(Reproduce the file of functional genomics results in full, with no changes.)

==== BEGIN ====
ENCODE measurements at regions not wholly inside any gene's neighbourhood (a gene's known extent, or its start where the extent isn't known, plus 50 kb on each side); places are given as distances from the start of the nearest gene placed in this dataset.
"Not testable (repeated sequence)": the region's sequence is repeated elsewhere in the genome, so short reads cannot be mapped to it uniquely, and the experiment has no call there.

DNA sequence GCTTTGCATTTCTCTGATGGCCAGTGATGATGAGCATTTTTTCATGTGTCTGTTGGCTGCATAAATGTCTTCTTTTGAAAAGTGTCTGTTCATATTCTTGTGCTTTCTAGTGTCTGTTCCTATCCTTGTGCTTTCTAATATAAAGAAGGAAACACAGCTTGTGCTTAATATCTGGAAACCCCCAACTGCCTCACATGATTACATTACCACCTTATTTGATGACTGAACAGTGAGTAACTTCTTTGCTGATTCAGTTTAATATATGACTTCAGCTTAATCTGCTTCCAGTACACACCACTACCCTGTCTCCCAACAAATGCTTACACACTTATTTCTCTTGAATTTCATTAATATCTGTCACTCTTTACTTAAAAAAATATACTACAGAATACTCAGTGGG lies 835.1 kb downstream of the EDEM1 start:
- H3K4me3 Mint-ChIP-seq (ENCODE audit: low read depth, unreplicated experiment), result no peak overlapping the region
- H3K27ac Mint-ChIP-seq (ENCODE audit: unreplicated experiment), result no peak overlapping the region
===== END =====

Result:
ENCODE measurements at regions not wholly inside any gene's neighbourhood (a gene's known extent, or its start where the extent isn't known, plus 50 kb on each side); places are given as distances from the start of the nearest gene placed in this dataset.
"Not testable (repeated sequence)": the region's sequence is repeated elsewhere in the genome, so short reads cannot be mapped to it uniquely, and the experiment has no call there.

DNA sequence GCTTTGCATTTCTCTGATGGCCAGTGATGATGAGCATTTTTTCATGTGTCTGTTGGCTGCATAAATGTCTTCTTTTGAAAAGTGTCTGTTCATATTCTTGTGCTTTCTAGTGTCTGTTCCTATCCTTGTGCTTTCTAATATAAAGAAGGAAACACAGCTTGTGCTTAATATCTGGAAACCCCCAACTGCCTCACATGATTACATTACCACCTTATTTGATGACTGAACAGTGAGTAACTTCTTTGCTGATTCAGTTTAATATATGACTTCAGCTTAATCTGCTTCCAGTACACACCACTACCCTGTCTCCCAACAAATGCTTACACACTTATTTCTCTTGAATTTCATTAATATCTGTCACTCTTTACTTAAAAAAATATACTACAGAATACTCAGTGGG lies 835.1 kb downstream of the EDEM1 start:
- H3K4me3 Mint-ChIP-seq (ENCODE audit: low read depth, unreplicated experiment), result no peak overlapping the region
- H3K27ac Mint-ChIP-seq (ENCODE audit: unreplicated experiment), result no peak overlapping the region